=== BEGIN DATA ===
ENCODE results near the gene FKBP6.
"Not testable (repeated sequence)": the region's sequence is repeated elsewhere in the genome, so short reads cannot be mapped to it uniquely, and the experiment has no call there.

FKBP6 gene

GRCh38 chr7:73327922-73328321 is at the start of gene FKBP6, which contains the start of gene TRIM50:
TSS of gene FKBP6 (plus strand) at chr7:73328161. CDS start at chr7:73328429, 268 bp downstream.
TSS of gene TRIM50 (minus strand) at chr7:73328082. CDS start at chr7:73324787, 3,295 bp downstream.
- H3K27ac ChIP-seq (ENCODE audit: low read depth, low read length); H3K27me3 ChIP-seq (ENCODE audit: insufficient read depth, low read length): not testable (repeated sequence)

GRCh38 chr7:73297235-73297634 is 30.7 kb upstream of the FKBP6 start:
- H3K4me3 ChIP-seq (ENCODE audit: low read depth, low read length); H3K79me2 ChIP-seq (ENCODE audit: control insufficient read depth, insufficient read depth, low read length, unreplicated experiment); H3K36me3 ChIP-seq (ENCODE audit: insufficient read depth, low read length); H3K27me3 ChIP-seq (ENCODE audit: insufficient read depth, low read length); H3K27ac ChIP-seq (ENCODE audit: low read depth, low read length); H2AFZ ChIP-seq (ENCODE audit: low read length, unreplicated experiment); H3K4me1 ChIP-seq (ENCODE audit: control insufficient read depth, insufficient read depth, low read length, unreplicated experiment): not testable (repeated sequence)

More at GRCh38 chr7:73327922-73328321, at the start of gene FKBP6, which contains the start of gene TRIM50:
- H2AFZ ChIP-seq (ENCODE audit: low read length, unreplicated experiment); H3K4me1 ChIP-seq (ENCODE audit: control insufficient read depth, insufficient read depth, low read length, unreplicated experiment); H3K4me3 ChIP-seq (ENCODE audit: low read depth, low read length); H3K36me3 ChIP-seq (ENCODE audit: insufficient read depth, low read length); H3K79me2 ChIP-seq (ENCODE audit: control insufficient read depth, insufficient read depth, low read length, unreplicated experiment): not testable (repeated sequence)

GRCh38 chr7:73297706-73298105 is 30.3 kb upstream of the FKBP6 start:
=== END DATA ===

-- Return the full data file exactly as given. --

ENCODE results near the gene FKBP6.
"Not testable (repeated sequence)": the region's sequence is repeated elsewhere in the genome, so short reads cannot be mapped to it uniquely, and the experiment has no call there.

FKBP6 gene

GRCh38 chr7:73327922-73328321 is at the start of gene FKBP6, which contains the start of gene TRIM50:
TSS of gene FKBP6 (plus strand) at chr7:73328161. CDS start at chr7:73328429, 268 bp downstream.
TSS of gene TRIM50 (minus strand) at chr7:73328082. CDS start at chr7:73324787, 3,295 bp downstream.
- H3K27ac ChIP-seq (ENCODE audit: low read depth, low read length); H3K27me3 ChIP-seq (ENCODE audit: insufficient read depth, low read length): not testable (repeated sequence)

GRCh38 chr7:73297235-73297634 is 30.7 kb upstream of the FKBP6 start:
- H3K4me3 ChIP-seq (ENCODE audit: low read depth, low read length); H3K79me2 ChIP-seq (ENCODE audit: control insufficient read depth, insufficient read depth, low read length, unreplicated experiment); H3K36me3 ChIP-seq (ENCODE audit: insufficient read depth, low read length); H3K27me3 ChIP-seq (ENCODE audit: insufficient read depth, low read length); H3K27ac ChIP-seq (ENCODE audit: low read depth, low read length); H2AFZ ChIP-seq (ENCODE audit: low read length, unreplicated experiment); H3K4me1 ChIP-seq (ENCODE audit: control insufficient read depth, insufficient read depth, low read length, unreplicated experiment): not testable (repeated sequence)

More at GRCh38 chr7:73327922-73328321, at the start of gene FKBP6, which contains the start of gene TRIM50:
- H2AFZ ChIP-seq (ENCODE audit: low read length, unreplicated experiment); H3K4me1 ChIP-seq (ENCODE audit: control insufficient read depth, insufficient read depth, low read length, unreplicated experiment); H3K4me3 ChIP-seq (ENCODE audit: low read depth, low read length); H3K36me3 ChIP-seq (ENCODE audit: insufficient read depth, low read length); H3K79me2 ChIP-seq (ENCODE audit: control insufficient read depth, insufficient read depth, low read length, unreplicated experiment): not testable (repeated sequence)

GRCh38 chr7:73297706-73298105 is 30.3 kb upstream of the FKBP6 start: